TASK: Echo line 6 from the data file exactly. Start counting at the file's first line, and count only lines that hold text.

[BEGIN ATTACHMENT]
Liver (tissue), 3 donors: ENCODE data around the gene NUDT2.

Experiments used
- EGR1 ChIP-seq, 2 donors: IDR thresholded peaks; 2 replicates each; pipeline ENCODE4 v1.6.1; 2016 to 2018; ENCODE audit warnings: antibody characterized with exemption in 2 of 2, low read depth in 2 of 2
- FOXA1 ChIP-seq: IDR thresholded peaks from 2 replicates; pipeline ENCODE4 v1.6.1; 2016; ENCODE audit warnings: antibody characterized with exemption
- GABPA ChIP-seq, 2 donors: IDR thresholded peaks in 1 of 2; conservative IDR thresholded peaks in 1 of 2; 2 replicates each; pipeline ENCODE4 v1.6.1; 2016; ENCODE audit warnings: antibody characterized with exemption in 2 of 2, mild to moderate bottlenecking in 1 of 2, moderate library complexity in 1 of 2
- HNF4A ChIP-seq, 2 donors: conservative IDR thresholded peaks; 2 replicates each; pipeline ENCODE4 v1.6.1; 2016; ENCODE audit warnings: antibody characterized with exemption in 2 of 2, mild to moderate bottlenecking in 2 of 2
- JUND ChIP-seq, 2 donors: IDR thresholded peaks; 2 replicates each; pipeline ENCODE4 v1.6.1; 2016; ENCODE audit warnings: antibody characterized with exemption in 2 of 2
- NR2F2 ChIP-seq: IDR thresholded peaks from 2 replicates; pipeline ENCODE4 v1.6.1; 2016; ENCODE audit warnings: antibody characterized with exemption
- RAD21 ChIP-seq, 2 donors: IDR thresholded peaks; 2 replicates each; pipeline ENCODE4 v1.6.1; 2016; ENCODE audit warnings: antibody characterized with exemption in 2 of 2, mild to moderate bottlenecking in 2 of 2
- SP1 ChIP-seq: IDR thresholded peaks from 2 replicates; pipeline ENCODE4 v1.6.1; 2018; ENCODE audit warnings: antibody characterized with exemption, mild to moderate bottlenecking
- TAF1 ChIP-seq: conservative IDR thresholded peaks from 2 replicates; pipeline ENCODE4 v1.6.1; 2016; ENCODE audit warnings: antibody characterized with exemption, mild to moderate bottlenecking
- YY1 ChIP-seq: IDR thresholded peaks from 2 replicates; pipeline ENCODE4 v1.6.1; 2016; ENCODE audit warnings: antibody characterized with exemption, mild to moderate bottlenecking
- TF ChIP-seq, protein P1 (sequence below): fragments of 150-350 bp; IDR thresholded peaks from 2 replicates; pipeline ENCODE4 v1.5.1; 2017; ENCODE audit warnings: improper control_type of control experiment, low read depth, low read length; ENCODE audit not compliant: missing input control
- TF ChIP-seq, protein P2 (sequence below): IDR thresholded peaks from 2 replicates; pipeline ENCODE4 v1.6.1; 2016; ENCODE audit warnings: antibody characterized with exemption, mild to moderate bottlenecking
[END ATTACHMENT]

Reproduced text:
- HNF4A ChIP-seq, 2 donors: conservative IDR thresholded peaks; 2 replicates each; pipeline ENCODE4 v1.6.1; 2016; ENCODE audit warnings: antibody characterized with exemption in 2 of 2, mild to moderate bottlenecking in 2 of 2